History of POWER
What was WROC/What is POWER? by POWERDOWN
POWER was founded in the spring of 2007 by members and staff of the twenty-three year old Welfare Rights Organizing Coalition (WROC), as WROC prepared to close its doors. We have continued to organize low-income parents in Washington state, and as a result, Washington has won some significant victories in POWER’s young history. We have been here to protect all low-income families during the most dangerous time for families that our country has faced since the Great Depression. We are the only low-income-member-led organization in Washington state in the fight for economic justice.
Our mother organization, WROC, was part of a wider national movement of welfare rights groups that began organizing low-income parents in the 1960’s, working within both the women’s liberation and civil rights movements. At its height, the welfare rights movement had tens of thousands of members. This movement was organized largely by unpaid leaders who were themselves low-income mothers. The mothers of our movement worked double and triple shifts as unpaid caregivers, unpaid community organizers, and often also low-wage workers. We came together to build a better world for our children, where the traditional work of caregiving is honored, racial equity is acheived, and all people have opportunities. We have always been a multi-racial, cross-class movement, led by the poor.
This movement faced many set-backs in 40 years. Perhaps the worst of this was in 1996, when President Bill Clinton passed the Personal Responsibility and Work Opportunity Act, fulfilling his campaign promise to “end welfare as we know it”. Many families have suffered homelessness, perpetual poverty, and forced low-wage labor in inhumane conditions because of this “reform”, and many welfare rights groups lost funding and organizing power and were forced to close doors. The number of low-income parents accessing higher education dropped drastically.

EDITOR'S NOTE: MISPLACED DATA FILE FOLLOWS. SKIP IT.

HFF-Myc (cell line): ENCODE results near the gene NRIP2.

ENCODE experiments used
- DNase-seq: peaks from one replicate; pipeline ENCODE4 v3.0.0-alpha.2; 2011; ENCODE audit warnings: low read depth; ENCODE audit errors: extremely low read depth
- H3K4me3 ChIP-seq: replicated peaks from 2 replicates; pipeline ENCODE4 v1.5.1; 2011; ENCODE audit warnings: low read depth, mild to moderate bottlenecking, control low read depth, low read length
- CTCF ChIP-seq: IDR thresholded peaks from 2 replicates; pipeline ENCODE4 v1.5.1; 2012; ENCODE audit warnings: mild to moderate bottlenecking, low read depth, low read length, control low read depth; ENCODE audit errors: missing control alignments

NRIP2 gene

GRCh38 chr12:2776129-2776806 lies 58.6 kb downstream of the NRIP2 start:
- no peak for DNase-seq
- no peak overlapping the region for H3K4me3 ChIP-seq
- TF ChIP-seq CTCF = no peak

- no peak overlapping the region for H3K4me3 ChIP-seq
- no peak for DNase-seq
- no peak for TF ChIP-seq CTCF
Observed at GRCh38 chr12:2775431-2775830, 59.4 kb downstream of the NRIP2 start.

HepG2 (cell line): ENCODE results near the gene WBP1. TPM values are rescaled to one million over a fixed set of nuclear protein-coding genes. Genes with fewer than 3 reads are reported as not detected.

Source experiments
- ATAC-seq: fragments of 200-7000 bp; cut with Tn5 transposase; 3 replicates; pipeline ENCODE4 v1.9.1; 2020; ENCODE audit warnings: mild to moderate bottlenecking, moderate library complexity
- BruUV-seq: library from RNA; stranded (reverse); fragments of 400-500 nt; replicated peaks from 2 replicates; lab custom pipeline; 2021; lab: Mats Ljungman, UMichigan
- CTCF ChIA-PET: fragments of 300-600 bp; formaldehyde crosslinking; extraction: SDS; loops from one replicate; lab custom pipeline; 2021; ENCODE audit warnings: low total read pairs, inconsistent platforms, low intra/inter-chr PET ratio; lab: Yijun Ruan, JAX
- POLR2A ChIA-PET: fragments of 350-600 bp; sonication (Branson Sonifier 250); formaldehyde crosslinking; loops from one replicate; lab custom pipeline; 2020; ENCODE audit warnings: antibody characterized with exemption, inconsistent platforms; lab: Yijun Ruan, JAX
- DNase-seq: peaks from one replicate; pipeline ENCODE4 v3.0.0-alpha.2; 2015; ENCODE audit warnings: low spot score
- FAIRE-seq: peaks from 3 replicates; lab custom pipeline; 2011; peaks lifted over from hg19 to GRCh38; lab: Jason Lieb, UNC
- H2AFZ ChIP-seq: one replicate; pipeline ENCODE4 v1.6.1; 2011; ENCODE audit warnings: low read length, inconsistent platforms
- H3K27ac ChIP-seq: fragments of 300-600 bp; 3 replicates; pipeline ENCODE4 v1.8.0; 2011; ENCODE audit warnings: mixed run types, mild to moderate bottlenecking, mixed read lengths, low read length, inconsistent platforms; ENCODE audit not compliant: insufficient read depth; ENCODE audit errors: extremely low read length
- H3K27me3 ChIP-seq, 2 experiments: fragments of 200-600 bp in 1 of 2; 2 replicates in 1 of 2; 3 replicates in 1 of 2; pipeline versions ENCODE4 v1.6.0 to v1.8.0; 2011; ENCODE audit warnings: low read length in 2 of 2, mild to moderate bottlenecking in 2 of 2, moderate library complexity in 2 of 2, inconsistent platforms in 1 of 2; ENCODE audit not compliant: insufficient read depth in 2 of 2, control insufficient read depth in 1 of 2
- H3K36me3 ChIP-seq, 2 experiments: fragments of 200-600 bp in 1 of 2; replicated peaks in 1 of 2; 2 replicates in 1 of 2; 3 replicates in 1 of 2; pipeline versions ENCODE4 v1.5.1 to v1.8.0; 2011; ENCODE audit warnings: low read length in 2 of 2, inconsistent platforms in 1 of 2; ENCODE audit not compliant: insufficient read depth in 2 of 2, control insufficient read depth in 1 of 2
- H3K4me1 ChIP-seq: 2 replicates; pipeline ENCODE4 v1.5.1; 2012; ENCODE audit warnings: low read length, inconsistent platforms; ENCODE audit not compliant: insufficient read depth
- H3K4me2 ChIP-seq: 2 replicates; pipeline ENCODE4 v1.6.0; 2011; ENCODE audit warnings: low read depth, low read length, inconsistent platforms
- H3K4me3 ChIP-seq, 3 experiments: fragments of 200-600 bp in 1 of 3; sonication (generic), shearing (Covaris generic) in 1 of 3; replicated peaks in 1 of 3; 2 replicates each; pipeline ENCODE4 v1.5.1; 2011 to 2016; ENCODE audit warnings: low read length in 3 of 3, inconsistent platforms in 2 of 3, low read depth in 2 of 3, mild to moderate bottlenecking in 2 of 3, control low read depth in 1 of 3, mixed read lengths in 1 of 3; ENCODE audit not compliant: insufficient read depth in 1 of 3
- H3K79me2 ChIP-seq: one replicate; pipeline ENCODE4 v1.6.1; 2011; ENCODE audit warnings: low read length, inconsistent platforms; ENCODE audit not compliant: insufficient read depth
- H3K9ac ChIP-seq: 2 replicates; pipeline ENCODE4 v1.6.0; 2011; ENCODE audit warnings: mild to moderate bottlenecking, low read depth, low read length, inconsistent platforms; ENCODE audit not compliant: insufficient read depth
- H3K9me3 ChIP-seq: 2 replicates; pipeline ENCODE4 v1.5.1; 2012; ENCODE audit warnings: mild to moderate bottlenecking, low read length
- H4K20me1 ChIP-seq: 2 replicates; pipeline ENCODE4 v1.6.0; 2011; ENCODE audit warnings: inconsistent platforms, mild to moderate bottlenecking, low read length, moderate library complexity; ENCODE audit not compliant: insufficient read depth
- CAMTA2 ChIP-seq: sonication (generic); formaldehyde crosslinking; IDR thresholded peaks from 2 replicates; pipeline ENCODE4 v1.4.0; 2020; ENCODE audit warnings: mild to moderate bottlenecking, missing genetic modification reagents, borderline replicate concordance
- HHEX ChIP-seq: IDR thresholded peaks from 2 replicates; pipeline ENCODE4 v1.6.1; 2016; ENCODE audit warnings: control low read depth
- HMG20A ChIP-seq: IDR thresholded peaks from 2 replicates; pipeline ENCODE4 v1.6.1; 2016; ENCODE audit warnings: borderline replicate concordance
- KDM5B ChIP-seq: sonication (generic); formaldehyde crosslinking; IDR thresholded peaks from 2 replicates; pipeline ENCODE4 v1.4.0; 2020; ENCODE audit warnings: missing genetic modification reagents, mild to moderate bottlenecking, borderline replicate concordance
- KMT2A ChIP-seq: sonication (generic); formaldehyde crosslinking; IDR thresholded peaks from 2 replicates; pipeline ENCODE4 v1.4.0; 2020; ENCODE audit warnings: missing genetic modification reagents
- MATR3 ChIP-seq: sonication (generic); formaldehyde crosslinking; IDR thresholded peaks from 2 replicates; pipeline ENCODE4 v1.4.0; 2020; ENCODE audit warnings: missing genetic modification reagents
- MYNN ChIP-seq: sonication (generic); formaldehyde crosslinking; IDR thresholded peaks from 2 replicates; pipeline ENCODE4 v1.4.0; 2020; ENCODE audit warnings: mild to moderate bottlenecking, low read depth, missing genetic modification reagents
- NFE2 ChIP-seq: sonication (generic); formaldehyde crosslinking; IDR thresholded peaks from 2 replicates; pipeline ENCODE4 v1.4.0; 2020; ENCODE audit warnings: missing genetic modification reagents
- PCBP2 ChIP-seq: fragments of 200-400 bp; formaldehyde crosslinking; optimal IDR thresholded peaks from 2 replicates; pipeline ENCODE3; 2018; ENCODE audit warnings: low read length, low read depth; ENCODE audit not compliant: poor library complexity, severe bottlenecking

WROC faced its final crisis in 2007, when its board membership dwindled, and Executive Director Jean Colman became critically ill with cancer. It soon became clear that WROC was not going to survive this crisis, and lacking a structure that supported new leaders, it closed its doors. Former staff and members of WROC wanted to continue WROC’s important work, with a strengthened commitment to being member-led and responsive to the new welfare and economic realities. We set to work crafting a new organization, benefitting from our long history of work with WROC, and improved by-laws to protect member control and build leadership within our constituency.
POWER’s history and influences include the African-American civil rights movement, women’s liberation movement, international human rights movement, welfare rights movement, and reproductive justice aka strong families movement. Each of these movements have their own rich history to draw on, and we learn from all their failures and triumphs as we move forward towards our vision of a world where children and caregiving are truly valued, and the devastation of poverty has been eradicated.